Science is one of the subject areas in the elementary 2. Curriculum plan
and secondary education curricula. Science and health is
The approach to curriculum design in the country is con-
offered forty minutes daily from grade I at the elementary
tent-topic-based and competency-based. The school chil-
level. In the secondary level, it is offered as science and
dren are expected to master a list of competencies at the
technology and is taken eighty minutes daily.
end of each grade/year level and at the end of elementary/
Since there is no streaming, or grouping of students
secondary schooling. The Bureaux of Elementary and
according to their intellectual capacity, at the higher
Secondary Education develop, publish, and issue to the
levels of secondary school, there are science schools or
field the learning competencies.
schools with science and technology-oriented classes/
The content in science and health is organized in in-
sections. Following are brief descriptions of these
creasing complexity from grade I to grade VI, in cate-
schools/classes:
gories on people, animals, plants (and environment),
l The Engineering
gineering and Science Education Project (ES- matter (mixture and solutions, physical/chemical
EP) was a project of the Department of Science and change, materials at home), energy, Earth, and the sun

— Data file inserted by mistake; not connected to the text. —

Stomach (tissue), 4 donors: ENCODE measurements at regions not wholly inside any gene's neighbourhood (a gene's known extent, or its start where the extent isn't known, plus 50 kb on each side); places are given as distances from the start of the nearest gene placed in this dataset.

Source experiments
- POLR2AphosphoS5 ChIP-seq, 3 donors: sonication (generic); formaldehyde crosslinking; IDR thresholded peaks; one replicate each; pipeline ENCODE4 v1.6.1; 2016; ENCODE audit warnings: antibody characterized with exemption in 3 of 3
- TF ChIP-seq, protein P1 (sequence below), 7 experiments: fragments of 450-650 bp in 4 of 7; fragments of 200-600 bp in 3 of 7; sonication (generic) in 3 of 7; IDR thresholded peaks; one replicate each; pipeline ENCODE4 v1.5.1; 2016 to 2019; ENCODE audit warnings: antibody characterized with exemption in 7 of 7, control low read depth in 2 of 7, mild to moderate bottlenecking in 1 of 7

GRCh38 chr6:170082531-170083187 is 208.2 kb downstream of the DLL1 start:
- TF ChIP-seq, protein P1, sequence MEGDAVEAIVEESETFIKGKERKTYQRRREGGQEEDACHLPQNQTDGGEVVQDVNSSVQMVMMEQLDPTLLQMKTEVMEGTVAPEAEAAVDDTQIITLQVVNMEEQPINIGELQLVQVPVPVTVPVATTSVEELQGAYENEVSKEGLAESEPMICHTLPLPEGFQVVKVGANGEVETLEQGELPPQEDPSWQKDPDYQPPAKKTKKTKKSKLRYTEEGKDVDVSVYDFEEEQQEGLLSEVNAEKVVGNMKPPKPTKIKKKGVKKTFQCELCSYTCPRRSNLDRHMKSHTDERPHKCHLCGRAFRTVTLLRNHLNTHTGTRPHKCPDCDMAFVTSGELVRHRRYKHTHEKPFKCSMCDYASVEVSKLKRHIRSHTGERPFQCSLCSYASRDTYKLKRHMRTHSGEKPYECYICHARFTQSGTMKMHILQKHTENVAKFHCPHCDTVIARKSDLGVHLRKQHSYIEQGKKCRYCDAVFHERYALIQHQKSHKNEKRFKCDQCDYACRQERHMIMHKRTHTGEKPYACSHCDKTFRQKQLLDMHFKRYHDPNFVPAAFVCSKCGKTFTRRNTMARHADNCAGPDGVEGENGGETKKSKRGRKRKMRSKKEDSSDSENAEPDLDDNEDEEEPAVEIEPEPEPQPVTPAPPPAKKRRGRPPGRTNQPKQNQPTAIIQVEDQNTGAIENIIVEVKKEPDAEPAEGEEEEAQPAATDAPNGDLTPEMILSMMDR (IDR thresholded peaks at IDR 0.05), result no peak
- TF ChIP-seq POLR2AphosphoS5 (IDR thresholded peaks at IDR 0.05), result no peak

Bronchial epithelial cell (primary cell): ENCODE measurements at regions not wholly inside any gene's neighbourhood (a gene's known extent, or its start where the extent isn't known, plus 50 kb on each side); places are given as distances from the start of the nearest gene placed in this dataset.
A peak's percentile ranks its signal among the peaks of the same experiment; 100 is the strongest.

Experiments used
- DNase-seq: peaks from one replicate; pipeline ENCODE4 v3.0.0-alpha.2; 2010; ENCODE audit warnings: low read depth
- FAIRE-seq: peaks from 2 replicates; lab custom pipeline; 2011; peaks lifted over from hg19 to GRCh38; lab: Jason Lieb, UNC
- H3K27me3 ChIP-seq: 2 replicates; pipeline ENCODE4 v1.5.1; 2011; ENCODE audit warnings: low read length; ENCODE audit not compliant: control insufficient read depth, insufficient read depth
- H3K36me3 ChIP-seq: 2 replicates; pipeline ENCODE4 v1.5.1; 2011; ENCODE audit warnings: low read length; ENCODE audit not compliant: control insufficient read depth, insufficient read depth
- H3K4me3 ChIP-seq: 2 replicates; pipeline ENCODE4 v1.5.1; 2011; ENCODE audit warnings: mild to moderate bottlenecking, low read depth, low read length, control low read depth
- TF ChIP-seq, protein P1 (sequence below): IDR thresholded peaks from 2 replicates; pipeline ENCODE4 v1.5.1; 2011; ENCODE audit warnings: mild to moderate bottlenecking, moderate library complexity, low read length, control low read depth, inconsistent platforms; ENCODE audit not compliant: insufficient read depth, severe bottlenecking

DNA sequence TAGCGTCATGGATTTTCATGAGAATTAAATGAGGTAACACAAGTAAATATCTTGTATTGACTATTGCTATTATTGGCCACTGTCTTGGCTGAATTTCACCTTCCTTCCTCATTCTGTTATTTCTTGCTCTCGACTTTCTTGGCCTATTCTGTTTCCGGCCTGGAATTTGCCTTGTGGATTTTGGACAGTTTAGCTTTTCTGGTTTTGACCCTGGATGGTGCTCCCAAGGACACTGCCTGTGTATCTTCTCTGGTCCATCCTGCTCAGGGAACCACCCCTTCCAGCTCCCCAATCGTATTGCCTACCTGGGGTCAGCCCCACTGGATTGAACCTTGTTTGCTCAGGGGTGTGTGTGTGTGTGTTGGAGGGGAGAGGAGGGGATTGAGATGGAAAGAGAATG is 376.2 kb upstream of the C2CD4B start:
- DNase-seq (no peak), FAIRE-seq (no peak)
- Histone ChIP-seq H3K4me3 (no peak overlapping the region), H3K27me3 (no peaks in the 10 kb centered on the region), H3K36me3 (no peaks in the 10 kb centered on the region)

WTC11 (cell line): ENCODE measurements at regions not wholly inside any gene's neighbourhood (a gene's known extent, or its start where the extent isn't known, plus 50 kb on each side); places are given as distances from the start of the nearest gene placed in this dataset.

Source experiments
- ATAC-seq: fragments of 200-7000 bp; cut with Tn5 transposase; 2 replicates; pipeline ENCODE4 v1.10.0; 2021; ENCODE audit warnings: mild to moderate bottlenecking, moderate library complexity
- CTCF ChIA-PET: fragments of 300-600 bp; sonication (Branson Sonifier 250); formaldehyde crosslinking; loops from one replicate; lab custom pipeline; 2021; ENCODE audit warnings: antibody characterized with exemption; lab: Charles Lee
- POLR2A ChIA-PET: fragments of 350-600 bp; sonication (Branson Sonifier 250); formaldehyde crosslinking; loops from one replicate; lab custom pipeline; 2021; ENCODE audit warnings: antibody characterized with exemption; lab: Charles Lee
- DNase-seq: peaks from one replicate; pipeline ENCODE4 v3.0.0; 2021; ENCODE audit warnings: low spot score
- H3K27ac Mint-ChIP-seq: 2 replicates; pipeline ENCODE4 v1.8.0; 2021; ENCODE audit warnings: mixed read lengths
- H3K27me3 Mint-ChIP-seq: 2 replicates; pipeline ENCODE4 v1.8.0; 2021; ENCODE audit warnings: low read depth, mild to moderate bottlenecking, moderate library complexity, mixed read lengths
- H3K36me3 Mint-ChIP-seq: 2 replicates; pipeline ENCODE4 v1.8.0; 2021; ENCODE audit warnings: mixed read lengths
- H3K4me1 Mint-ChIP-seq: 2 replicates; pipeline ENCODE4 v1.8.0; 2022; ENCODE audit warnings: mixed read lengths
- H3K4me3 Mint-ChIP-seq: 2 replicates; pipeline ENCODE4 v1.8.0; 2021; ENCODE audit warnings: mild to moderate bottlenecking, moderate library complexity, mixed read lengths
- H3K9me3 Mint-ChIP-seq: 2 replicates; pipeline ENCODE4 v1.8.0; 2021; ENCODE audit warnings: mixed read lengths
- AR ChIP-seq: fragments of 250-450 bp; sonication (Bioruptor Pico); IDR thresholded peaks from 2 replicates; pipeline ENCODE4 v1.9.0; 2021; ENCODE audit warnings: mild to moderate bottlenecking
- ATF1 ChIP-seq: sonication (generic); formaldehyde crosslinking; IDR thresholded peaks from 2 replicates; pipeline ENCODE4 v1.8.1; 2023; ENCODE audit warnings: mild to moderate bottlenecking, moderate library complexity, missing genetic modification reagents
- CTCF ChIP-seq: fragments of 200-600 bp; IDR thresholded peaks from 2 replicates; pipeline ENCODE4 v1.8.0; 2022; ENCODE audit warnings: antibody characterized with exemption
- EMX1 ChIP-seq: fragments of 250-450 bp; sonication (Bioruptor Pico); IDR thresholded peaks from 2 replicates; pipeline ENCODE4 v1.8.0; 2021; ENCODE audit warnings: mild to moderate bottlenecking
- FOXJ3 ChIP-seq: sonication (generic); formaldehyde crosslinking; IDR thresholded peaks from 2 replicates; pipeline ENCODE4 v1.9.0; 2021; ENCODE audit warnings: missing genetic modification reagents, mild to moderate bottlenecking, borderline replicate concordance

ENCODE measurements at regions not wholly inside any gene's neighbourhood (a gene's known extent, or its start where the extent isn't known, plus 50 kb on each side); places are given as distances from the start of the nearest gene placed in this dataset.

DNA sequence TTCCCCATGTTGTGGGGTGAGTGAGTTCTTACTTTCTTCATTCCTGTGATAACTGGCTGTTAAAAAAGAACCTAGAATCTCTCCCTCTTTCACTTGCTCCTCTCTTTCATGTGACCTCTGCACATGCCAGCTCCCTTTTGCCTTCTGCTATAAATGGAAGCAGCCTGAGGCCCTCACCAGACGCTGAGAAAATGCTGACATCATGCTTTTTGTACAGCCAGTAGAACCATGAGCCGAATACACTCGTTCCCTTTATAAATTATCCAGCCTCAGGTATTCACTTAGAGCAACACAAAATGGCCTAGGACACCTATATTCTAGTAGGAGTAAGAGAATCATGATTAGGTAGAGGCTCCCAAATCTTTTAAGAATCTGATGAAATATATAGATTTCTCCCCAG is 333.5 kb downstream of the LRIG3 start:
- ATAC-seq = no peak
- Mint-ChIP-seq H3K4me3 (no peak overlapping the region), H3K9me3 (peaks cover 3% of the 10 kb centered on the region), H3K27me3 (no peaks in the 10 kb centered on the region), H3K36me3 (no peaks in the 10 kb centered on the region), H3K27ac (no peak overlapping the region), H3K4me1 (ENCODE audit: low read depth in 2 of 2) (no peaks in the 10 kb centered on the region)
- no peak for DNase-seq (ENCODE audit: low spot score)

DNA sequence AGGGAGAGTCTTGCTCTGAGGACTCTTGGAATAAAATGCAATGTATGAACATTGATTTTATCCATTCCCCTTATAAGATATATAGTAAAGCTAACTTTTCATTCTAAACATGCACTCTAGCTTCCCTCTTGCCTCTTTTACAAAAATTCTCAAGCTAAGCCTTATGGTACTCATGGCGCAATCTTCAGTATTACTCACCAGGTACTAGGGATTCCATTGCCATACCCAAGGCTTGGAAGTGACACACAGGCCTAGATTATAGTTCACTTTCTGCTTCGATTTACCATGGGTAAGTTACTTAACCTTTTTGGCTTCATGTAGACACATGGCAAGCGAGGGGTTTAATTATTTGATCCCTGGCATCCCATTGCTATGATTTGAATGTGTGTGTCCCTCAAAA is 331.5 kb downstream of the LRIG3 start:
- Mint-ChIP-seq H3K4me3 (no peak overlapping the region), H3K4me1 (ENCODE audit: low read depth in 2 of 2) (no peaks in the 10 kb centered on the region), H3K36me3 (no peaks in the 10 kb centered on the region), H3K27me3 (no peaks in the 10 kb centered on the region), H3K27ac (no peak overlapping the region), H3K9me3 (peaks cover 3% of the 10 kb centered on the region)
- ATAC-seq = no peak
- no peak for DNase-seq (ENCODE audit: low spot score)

Technology (DOST)OST) funded by World Bank through (the solar system, beyond the solar system). In second-
which science and technology classes were organized ary school, science includes general science (first year),
in 1100 secondary schools. These schools also received biology (secondary year), chemistry (third year) and
a two-room science laboratory, science equipment, physics (fourth year). To provide for additional compe-
and scholarship grants for the teachers, and imple- tencies for fast learners, enrichment is added in some
mented a science and technology-enriched curricu- topics (BSE,
BSE, 1998).
lum.
l The Philippine Science High School System is a net-
3. Teaching methods and learning activities
work of seven secondary schools funded by DOST ST im-
plementing a science and technology-enriched The curriculum plan does not include teaching methods